New York and New Jersey already have strong offshore wind frameworks, legislated targets, and have made progress towards hitting their goals. Those other states are less developed and that could affect their attractiveness.

As a result, BOEM has not given an indication that it will change its approach for its next tender. In May, it is due to auction sites that could host 1.3GW of offshore wind, just ten weeks before a Trump-era moratorium designed to stifle the development of offshore wind in the area comes into force in July 2022. This month, groups such as American Clean Power stepped up their calls to repeal that offshore wind ban.

After that BOEM will lease sites off California in the third quarter of 2022; the Gulf of Mexico in late 2022 / early 2023; in Central Atlantic in the second quarter of 2023; off Oregon in the second half of 2023; and off Maine in 2023 or 2024, despite a ban on the development of most offshore wind in Maine waters that is currently in place.

Despite the warning that New York Bight could hinder US offshore wind, there does not currently appear any sign of things slowing down.

Give me your fresh, your rich, your wealthy few...

That is the polar opposite of the poem written on the Statue of Liberty. But those edited lines are appropriate for when the US Bureau of Ocean Energy Management held bidding for six offshore wind sites in the New York Bight. Only the wealthy needed apply, although the winners left tired and poorer.

In February, BOEM held 64 rounds of bidding over three days for leases for six sites totalling 488,000 acres, which could accommodate 7GW of offshore wind farms. Its final bids came to a whopping $4.37bn and final sale notices were confirmed on 28t March with the following bidders:

  • Atlantic Shores Offshore Wind Bight (Shell and National Grid)
  • Attentive Energy (TotalEnergies)
  • Community Offshore Wind (RWE and National Grid)
  • Invenergy Wind Offshore (Invenergy with other investors)
  • Mid-Atlantic Offshore Wind (Copenhagen Infrastructure Partners)
  • OW Ocean Wind East (EDP Renewables and Engie)

The largest individual fee was the eye-watering $1.1bn paid by RWE and National Grid tie-up Bight Wind, now called Community Offshore Wind, for site OCS-A 539. This showed in microcosm how attractive this seabed leasing round was.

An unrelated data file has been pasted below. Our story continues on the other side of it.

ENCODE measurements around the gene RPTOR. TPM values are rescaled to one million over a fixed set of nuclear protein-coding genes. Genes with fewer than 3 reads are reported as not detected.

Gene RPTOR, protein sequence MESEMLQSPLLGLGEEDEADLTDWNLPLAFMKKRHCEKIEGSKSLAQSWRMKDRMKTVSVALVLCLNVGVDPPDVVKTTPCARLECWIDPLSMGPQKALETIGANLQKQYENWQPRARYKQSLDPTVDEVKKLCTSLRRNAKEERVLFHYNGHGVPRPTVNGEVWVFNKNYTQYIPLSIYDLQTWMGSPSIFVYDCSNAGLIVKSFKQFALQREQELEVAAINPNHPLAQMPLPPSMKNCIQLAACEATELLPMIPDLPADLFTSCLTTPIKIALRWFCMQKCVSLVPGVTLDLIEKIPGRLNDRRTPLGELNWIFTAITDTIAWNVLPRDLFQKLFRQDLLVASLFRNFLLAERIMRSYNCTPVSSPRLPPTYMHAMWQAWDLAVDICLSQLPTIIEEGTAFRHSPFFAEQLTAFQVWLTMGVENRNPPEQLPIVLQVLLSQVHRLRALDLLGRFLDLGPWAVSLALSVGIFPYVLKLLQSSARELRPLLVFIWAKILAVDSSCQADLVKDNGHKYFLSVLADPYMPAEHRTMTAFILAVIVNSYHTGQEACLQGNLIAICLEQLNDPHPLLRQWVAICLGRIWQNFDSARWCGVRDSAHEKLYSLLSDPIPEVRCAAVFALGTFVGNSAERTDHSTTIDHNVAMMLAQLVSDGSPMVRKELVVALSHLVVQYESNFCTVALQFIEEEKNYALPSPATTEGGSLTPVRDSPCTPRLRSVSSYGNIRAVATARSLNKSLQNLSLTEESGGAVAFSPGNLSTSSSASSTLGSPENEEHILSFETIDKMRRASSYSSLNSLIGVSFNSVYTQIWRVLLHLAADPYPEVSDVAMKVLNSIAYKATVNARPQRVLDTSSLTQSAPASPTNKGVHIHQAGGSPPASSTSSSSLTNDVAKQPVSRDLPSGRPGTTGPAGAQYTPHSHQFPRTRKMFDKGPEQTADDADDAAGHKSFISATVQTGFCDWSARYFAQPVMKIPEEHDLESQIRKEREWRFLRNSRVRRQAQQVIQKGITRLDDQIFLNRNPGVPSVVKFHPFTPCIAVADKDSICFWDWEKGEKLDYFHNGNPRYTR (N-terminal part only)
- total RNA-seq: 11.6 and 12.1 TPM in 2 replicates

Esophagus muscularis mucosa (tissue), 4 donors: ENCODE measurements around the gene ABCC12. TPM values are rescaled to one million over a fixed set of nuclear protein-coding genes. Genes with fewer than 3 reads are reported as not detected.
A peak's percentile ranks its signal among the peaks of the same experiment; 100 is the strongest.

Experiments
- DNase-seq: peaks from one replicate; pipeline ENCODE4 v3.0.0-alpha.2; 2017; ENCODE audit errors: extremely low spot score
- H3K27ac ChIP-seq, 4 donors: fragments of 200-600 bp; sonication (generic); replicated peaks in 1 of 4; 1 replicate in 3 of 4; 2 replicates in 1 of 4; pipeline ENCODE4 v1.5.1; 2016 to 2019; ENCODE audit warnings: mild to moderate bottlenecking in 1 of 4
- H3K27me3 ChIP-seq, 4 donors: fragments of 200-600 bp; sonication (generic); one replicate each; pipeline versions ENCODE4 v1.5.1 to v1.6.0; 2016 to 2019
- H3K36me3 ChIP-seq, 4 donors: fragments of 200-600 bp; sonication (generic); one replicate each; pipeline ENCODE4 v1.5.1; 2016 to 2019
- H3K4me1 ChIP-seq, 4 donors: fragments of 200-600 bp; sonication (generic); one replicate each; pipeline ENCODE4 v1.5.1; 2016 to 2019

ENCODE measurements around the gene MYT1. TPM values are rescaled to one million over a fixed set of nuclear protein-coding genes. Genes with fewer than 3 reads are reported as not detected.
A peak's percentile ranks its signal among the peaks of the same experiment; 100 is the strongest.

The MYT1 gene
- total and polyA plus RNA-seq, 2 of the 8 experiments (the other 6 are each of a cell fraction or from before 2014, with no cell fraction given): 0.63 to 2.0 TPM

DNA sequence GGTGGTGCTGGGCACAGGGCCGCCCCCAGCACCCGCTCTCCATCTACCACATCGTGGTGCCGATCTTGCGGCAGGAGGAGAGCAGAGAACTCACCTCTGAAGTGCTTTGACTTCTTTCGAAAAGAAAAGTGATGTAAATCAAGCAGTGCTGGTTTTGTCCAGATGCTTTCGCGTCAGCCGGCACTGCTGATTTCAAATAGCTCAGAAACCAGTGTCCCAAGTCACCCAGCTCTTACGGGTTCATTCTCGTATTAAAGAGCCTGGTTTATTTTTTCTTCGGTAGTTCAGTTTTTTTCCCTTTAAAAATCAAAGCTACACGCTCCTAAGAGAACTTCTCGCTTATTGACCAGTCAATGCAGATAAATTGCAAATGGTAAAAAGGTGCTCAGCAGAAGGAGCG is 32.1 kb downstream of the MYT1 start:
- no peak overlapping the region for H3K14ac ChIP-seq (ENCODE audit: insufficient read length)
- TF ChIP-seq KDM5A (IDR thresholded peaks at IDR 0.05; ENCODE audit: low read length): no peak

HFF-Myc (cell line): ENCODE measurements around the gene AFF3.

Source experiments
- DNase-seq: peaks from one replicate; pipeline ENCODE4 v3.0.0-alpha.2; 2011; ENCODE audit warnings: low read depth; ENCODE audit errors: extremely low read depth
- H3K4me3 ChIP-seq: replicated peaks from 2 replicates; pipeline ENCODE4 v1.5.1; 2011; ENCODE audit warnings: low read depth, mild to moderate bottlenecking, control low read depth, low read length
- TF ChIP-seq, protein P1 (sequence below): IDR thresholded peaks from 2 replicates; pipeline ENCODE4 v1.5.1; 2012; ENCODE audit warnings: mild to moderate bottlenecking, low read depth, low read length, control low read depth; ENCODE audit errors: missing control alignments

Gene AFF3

But while the tender was profitable for BOEM, the high prices have also raised concerns about whether this could hinder the growth of US offshore wind; and questions on whether this is the right model for future BOEM tenders.

With that in mind -- and the benefit of a couple of months’ reflection -- what can we learn from New York Bight? And does BOEM need to change tack?

BOEM or bust

Concerns about the fees were voiced publicly in the Financial Times by David Hardy, CEO of North America Offshore at Ørsted. He said it was a “missed opportunity” for offshore wind because the $4.37bn would not be reinvested in the supply chain.

Rather, the funds go into government coffers, and winning bidders will have to increase the cost of energy from their projects to make up the difference. This could slow the growth of US offshore wind and be another inflationary issue for wind companies that are already struggling.

However, that pessimistic view has been challenged by the winners.

TotalEnergies has argued that the New York Bight fees showed that offshore wind developers are in a global market; and is confident that its project can deliver competitive electricity.

There will be other opportunities for the losing New York Bight bidders. The Biden administration has set a target of 30GW offshore wind in US waters by 2030, and BOEM is poised to hold six offshore wind tenders in the next three years. They are:

  • Carolina Long Bay
  • Central Atlantic
  • Gulf of Maine
  • Gulf of Mexico
  • Northern & Central California
  • Oregon

This stream of leasing activity is needed to spur investment in ports, factories, grid and the supply chain. However, despite expected high demand, we would not expect leasing prices in these tenders to hit the highs of New York Bight.

New York and New Jersey already have strong offshore wind frameworks, legislated targets, and have made progress towards hitting their goals. Those other states are less developed and that could affect their attractiveness.

As a result, BOEM has not given an indication that it will change its approach for its next tender. In May, it is due to auction sites that could host 1.3GW of offshore wind, just ten weeks before a Trump-era moratorium designed to stifle the development of offshore wind in the area comes into force in July 2022. This month, groups such as American Clean Power stepped up their calls to repeal that offshore wind ban.

After that BOEM will lease sites off California in the third quarter of 2022; the Gulf of Mexico in late 2022 / early 2023; in Central Atlantic in the second quarter of 2023; off Oregon in the second half of 2023; and off Maine in 2023 or 2024, despite a ban on the development of most offshore wind in Maine waters that is currently in place.

Despite the warning that New York Bight could hinder US offshore wind, there does not currently appear any sign of things slowing down.

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Not a member yet?

Become a member of the 6,500-strong A Word About Wind community today, and gain access to our premium content, exclusive lead generation and investment opportunities.